A metric could be a specific date, value, a completed task or time spent doing something. Basically, anything that allows you to track your success.
Before writing your 30-60-90 day plan, consider the following:
Before you make your plan, you need to know why you are making it.
Your reasons could be:
- For you and your manager to understand each other better
- So you get the support you need
- To make the most out of your employment
- To facilitate your career strategy
Use the job description to help you understand what exactly you are being hired to do.
Your employment needs to benefit the employer so ensure that your priorities and goals feed into your job description.
In interviews and at the beginning of our employment, we tend to shy away from questions about money and promotions.
No one wants to seem ungrateful or that they are overstepping.
However, if you do not ask, you will not know what a realistic goal is.
Try wording your questions like:
- ”What is the typical or average time for a promotion?"
- ”How often do promotions come up?"
- ”What is the typical route to getting a promotion?"
If your goal is to get a promotion fast, you need to know what time frame you are working with.
There is nothing wrong with being curious, and your manager may appreciate your enthusiasm.
Gaining the trust of your colleagues will help you understand the company quicker.
As you and your colleagues get to know each other, they will share their experiences at the company: which managers are friendly, how often promotions come up and what they have done in their own career development.
All this information will help you gauge what goals you can achieve and how.
Many external factors can affect your plan, from pandemics to restructuring to technological advancements.
Be prepared that you may need to make adjustments and that things may take longer than you want.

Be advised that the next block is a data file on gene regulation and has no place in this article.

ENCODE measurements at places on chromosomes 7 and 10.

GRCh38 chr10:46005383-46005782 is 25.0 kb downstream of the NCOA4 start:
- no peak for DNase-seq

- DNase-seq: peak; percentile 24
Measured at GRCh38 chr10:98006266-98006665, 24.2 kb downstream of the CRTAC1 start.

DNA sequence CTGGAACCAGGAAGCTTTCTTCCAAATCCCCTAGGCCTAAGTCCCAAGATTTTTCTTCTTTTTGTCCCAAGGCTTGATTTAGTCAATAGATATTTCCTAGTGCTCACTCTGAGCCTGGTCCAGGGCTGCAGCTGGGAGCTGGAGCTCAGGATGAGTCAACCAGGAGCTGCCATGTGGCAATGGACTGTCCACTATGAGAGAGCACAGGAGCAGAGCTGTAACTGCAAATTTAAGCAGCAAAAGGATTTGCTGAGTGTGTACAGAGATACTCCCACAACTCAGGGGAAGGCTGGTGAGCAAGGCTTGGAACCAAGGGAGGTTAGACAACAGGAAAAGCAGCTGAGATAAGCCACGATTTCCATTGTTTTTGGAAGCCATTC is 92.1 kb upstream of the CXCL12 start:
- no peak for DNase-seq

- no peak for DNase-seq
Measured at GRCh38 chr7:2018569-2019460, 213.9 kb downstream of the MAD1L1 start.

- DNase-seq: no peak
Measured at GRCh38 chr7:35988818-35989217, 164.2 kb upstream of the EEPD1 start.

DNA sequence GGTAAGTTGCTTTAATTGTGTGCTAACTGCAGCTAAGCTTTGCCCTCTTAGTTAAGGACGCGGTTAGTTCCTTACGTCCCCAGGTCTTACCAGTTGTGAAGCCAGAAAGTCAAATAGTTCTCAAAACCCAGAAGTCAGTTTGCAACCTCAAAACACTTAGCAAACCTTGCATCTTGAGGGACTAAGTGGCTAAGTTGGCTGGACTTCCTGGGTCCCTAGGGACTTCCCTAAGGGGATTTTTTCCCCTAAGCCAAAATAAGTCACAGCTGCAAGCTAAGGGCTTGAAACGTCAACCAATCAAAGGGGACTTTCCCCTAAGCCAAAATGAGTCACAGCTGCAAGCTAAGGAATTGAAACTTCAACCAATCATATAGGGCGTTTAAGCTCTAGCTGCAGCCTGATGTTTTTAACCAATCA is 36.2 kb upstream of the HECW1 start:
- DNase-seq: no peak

Creating your plan in the first week of your employment with your manager is the ideal scenario.
It allows both of you to get clear on expectations, responsibilities and time frames.
Do not hesitate to broach the topic first, as it may not be something they actively do.
Your manager might not be used to having a proactive employee and will be impressed by your initiative.
Alternatively, they may not be a supportive manager. In this case, gather as much information as you can and create your own plan.
It is important to note that if your manager is not forthcoming with feedback or wanting to develop a plan with you, you may be working in a hostile environment.
One of your priorities could then be to initiate a change in the company or learn all you can from them and look for another job.
Everyone has a different definition of success.
For some, it is being the top salesperson and making the most money.
For others, it is getting control of their personal finance and being content in their professional and personal life.
Before setting your goals, decide how you are going to define and measure your success.
There is no definitive way to write a 30-60-90 plan. You need to include specific things, but the process and format are whatever works for you.
You may want to start chronologically, deciding what comes first and ending with your 90-day goals.
Alternatively, you can work backward.
To use this method, visualize where you want to be in three months and work your way back to the present day, making a note of all the steps you need to take.
If you have practiced law of attraction you will know that visualizing what you want to achieve is an essential part of getting there.
Depending on your job role and industry, your priorities and goals will be different.
A salesperson will have a very different plan to someone working in marketing, who will have a different plan to someone working in healthcare.
The following examples are general focuses, priorities and goals that could be applied to almost everyone.
However, your plan should be specific and personal to you.
Focus: Settling in and getting to know my new surroundings.
Priorities: Learn the essentials of my role, learn who my team members are and the company culture. Understand the expectations of my manager and how the internal processes work.